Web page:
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C.Garner and P.Wright

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Howth Castle

August 6, 2001
Howth, County Dublin, Ireland

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Howth Castle is a private residence which has descended through time (via the female line) intact. The castle was originally inhabited by Sir Almeric Tristram in 1177. Sir Tristram is purported to be the descendant of the famous Sir Tristram of King Arthur's knights. Inside the castle, are several antique weapons and armor, among them is a two-handed sword, said to have belonged to Sir Armoricus Tristram.

The current building is a collection of buildings that have been either added on or remodelled during the last 600 years. Of the remaining construction, the keep appears to be the oldest building. It was constructed in 1464 by the first Lord Howth. The castle was greatly rebuilt in 1564 by the 20th Lord Howth.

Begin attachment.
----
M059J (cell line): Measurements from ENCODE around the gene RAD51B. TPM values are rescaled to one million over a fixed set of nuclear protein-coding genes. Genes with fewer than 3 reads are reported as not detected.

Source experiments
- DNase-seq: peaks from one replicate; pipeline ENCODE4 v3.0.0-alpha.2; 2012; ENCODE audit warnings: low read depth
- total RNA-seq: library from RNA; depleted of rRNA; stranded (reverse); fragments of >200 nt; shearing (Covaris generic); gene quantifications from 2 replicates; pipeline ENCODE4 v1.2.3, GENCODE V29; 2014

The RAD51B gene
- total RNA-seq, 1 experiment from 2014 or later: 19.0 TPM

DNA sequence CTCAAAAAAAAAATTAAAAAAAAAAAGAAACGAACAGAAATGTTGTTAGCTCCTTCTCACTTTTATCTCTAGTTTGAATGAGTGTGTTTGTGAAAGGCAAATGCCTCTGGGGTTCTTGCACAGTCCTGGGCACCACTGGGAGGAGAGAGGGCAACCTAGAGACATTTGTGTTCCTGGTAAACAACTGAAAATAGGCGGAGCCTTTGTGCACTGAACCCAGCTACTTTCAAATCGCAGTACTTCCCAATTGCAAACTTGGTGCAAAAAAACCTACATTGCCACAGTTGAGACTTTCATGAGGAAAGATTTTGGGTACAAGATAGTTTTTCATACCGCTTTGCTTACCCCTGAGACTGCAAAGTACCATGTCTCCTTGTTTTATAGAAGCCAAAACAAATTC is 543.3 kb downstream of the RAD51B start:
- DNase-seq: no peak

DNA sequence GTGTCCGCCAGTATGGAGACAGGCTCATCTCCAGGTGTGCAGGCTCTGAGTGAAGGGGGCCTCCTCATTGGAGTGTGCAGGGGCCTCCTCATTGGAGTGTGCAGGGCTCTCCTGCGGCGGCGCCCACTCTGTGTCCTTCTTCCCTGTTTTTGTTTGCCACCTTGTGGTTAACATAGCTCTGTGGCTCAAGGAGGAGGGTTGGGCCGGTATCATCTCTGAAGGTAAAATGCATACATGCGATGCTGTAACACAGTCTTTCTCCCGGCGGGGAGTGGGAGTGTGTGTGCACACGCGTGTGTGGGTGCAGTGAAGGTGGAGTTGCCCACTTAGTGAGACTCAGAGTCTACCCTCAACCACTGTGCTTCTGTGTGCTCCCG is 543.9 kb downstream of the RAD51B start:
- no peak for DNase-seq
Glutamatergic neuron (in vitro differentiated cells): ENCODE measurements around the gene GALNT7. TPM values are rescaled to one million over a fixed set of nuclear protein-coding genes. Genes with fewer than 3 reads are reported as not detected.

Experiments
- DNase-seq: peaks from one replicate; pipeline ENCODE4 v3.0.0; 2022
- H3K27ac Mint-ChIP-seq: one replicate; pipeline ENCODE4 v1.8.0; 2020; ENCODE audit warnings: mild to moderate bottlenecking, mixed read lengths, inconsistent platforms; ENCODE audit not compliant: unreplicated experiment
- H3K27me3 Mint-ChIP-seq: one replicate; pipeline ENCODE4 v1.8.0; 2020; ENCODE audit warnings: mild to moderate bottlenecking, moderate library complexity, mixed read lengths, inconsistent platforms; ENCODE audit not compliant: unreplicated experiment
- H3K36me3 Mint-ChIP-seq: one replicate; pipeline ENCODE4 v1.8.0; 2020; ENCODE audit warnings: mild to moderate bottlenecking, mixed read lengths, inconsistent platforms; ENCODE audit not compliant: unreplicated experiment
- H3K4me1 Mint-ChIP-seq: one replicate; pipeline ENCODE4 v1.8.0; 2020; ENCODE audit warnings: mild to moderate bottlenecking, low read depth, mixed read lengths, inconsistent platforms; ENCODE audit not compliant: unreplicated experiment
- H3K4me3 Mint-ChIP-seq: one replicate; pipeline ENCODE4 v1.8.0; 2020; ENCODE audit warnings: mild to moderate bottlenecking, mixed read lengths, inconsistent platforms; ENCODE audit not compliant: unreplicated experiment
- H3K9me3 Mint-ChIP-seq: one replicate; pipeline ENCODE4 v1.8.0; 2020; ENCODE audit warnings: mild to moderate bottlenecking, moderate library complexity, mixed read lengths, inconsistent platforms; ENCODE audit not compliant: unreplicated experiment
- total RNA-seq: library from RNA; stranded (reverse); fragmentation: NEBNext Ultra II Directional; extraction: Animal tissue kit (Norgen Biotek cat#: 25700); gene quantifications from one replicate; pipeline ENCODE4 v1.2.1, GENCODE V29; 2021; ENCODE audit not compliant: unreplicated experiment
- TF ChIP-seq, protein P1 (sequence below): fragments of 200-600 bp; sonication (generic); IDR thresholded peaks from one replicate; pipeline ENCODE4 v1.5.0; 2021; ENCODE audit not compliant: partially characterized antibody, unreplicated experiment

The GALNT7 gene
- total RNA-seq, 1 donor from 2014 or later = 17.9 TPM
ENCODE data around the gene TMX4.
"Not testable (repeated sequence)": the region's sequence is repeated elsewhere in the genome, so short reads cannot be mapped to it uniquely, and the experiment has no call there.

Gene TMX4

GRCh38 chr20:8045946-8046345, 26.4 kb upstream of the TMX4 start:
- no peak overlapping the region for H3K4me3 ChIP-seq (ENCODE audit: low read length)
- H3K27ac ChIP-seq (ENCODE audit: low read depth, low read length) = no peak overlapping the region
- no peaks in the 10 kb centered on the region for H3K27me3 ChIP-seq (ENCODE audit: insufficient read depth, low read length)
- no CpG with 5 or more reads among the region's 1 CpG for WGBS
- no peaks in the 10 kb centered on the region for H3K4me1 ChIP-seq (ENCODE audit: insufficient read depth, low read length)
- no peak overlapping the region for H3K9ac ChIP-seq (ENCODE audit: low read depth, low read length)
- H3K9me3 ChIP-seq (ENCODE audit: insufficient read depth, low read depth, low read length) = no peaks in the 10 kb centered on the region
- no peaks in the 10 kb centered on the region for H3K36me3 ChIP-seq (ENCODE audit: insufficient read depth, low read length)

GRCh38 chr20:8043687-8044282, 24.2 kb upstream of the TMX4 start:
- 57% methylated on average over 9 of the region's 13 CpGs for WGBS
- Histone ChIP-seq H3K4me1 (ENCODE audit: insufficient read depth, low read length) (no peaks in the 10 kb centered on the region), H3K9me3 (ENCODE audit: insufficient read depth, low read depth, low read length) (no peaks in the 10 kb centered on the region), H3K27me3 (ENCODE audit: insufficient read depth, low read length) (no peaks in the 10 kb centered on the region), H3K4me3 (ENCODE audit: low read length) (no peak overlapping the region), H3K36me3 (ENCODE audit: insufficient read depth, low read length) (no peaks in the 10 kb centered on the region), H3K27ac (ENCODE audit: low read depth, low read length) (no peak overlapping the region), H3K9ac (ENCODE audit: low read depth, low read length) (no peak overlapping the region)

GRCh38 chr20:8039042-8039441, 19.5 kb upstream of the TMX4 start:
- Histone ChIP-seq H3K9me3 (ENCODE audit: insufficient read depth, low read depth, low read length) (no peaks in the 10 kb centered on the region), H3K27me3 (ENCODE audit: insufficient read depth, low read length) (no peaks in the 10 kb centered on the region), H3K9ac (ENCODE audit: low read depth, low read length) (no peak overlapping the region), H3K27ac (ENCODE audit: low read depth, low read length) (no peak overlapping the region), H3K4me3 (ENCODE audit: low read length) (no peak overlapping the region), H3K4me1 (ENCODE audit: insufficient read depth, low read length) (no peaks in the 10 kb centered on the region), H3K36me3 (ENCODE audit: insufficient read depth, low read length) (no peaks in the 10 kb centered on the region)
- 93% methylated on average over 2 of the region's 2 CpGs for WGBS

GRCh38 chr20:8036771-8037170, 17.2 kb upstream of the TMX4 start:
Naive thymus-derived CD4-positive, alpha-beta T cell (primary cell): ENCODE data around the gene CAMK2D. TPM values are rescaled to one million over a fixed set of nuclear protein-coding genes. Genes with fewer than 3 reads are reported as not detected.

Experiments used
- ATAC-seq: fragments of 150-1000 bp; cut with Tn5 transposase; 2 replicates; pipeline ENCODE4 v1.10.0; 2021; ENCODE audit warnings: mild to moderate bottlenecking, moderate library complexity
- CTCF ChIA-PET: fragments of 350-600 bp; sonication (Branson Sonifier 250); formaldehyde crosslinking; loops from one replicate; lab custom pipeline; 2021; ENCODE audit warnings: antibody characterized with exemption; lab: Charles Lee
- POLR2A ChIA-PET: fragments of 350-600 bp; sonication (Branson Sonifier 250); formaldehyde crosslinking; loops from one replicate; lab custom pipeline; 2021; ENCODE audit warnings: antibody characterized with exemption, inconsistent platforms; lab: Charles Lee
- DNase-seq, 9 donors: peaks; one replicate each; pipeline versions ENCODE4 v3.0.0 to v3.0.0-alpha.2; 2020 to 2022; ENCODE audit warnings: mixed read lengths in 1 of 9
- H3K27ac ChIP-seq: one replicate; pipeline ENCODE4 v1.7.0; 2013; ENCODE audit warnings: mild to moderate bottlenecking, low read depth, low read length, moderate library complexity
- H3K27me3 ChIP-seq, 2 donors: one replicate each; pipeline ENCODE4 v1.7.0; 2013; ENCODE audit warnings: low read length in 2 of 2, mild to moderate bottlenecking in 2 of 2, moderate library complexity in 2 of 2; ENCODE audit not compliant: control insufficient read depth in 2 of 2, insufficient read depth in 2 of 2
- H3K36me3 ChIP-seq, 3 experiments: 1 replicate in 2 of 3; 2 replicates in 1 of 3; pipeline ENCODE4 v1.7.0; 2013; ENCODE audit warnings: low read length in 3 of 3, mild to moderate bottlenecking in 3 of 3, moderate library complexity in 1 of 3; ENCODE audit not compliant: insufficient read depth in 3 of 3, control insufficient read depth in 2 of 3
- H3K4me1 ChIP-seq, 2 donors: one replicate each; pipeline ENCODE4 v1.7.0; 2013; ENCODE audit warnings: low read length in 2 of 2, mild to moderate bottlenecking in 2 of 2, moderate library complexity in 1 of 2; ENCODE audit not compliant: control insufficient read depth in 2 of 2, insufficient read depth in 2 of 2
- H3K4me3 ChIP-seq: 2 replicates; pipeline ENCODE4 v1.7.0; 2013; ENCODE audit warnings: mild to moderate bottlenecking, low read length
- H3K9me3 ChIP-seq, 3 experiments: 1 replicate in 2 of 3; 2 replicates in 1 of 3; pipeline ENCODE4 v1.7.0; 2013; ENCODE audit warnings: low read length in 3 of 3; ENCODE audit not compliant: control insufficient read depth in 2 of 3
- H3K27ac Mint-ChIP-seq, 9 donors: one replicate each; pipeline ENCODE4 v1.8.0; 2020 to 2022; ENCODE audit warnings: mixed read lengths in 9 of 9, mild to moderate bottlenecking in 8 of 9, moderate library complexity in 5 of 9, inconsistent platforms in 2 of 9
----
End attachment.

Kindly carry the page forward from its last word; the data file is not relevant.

There is a legend that Sir Amoricus Tristram along with Sir John de Courcy sailed to Howth from Normandy and fought against Irish defenders at the Bridge of Evora on August 10th, Feast of St. Laurence. There were heavy losses on both sides but Tristram was victorious. To commemorate the event, the family changed their name to St. Lawrence.

"A Plate at Howth"

Grace O'Malley was known by many additional names Grainne Mhaol (Bald Grace), Grainne Ui Mhaille (Grace of the Umhalls), Grania the Dark Lady of Doona, and Granuaile. She was a notorious pirate and a strong woman. In 1576, Grace stopped at Howth to restock her ship. However, the gates of the castle were locked and the servants turned her away saying the Lord was at his dinner. In retaliation, Grace abducted his son and sailed away. Lord Howth traveled to Connaught hoping to pay a ransom for the return of his son. Grace denied his ransom offer and demanded that his gates never be closed and a plate always be set at dinner for a guest.

Aideen`s Grave is a dolmen near Howth Castle. Unfortunately we did not get to visit. This dolmen is reported to be the resting place of Aideen, daughter of Aengus of Ben Edar. She died of a broken heart after losing her husband in battle (284 AD)

Howth is an Irish translation of the Danish word Ho'vud, meaning head.

Howth Castle : One side
Howth Castle : The keep
Howth Castle : Main entrance